Key points covered in this podcast
- Potential Fed rate cuts – how many basis points should we expect?
- USD outlook: Time to be bullish?
- Managing the interplay between technical and fundamental analysis
Mark Meadows is on the product team at TopStepFX, a proprietary trading firm that evaluates and funds retail traders. In this edition of our podcast Trading Global Markets Decoded, our host Martin Essex talks to Mark about the impending Fed cuts, both in isolation and in relation to international rates, USD outlook, and trading styles, covering the interplay between fundamental and technical analysis.
Benefit from our discussion with Mark Meadows and listen to the podcast by clicking on the link.
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Mark starts the conversation with the US dollar and why he’s been bullish on it for more than a year. ‘Even when the Fed hiked rates three times [in 2017] the dollar kept weakening. So there was that optimism,’ he says. Into 2018 and the Fed was the only central bank that had been hiking rates. Finally the market responded and EUR/USD topped out in February 2018 at 1.2500. ‘It was the convergence of that topping price action along with the changing story that lead to our first bullish dollar call around the 1.2000 or 1.1800 level as prices started to break down.’
There has been some cautionary price action since. ‘Ever since Q3 of last year there’s been a series of lower highs and lower lows,’ Mark says. ‘On balance we’re still tilting bullish, but if we can’t break the recent lows at 1.1800 then we’re actually going to go into this pattern of higher lows and higher highs, so could see a break back above 1.1400.’
How much of a rate cut will the Fed impose?
Will we see a cut of 50 basis points or 25? ’We’ll probably see the 25 basis points cut,’ Mark suggests. ‘The economic data is strong; US GDP growth is at 3.1%, jobs growth for June at 224,000, unemployment at 3.7%.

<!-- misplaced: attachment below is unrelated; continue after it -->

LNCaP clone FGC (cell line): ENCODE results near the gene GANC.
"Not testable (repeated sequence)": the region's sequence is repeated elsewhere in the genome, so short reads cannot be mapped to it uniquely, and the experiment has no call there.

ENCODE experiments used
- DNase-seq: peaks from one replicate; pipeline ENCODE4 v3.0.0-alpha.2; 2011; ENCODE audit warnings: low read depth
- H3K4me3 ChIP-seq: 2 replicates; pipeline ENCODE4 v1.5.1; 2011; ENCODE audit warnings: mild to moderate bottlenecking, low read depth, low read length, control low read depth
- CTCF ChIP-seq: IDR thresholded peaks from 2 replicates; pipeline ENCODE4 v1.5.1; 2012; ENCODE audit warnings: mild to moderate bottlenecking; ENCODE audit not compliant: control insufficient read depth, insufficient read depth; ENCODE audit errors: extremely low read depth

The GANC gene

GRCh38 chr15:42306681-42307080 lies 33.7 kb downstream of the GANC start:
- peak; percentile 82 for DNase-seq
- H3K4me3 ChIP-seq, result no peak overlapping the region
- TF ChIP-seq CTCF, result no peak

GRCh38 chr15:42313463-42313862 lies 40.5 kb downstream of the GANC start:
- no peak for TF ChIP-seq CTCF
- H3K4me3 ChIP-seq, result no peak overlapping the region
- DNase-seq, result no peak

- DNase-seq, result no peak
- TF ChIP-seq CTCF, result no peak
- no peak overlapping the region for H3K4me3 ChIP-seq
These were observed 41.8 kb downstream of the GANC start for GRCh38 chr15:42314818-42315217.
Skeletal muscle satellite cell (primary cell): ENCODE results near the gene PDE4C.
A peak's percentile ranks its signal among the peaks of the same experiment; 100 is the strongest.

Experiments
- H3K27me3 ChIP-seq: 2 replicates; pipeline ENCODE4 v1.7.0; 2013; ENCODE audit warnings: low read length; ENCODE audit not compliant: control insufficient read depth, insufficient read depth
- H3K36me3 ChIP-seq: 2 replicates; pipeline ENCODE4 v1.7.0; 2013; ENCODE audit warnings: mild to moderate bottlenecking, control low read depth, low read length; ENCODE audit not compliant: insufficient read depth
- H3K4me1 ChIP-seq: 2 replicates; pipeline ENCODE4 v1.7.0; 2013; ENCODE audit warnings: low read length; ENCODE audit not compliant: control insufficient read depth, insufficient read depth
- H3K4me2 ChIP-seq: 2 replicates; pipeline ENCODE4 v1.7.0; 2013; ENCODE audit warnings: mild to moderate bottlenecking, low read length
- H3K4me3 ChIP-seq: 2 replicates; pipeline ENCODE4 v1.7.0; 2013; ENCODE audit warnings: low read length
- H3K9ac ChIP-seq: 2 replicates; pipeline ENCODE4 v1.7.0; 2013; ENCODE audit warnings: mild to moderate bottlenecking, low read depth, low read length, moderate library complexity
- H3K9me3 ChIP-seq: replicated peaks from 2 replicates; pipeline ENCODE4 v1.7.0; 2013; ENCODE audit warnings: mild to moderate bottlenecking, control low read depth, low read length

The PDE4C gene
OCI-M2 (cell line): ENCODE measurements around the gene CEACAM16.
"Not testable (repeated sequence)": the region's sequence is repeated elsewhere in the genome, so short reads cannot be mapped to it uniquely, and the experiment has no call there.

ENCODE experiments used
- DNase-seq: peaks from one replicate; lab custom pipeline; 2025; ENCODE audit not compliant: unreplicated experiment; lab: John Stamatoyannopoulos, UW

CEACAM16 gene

‘If you gave these data points to an economist in a silo they wouldn’t add up to cutting rates. But that aside, it seems like the market has pressured the Fed with a general sense of worry about the global economy in particular, which is a reason for the Fed to cut.’
Talk moves to international rates and $13.5 trillion in negative yielding bonds. ‘The curves of Germany, Switzerland, and Japan, are all in negative rates,’ Mark observes. ‘International institutions looking for the best value and how to yield the highest returns are seemingly taking a Barbell approach to risk, where they’re buying bonds which then pushed yields even lower, but they’re also buying tech stocks, leading to Nasdaq and S&P futures in the US reaching all-time highs.
‘This Barbell approach is driving all financial flows at the moment.’
Interplay between fundamental and technical analysis
Traders are advised to take a well-researched approach based on technical analysis, fundamental analysis, or a combination of both. How does Mark deal with this interplay? ‘I like to keep my charts very simple and to pay attention to recent swing highs and lows,’ he says. ‘I talk a lot about these patterns emerging in the charts, of higher highs and higher lows or lower highs and lower lows which determine upward or downward trends.’
‘Measured moves’ play a role too. ‘Say we saw the euro last move from low to high, from 1.1180 to 1.1450, so almost a 3 cent move,’ he explains. ‘If it does prove the euro at 1.12 starts to go higher, what I would do is look for another 3 cent move to above the recent high.’
He also looks at retracements and extensions, and marries that with the story unfolding in the market. ‘So again, we looked at what the market has done around important Fed announcements. In January EUR/USD was bid immediately after the announcement and then this demand for dollars kicked in and it was sold off.
‘So I follow the economic stories that the market has paid attention to and marry that with pretty simplistic trendlines, channels, measured moves I see on the charts, and I don’t go too much deeper than that.’
Check out Mark’s platform
Mark analyzes FX markets for TopStepFX traders and trades his own personal account, focusing on moves that could happen in the near or medium term. Read Mark Meadows’ blog and also find him on Twitter @MarkRMeadows.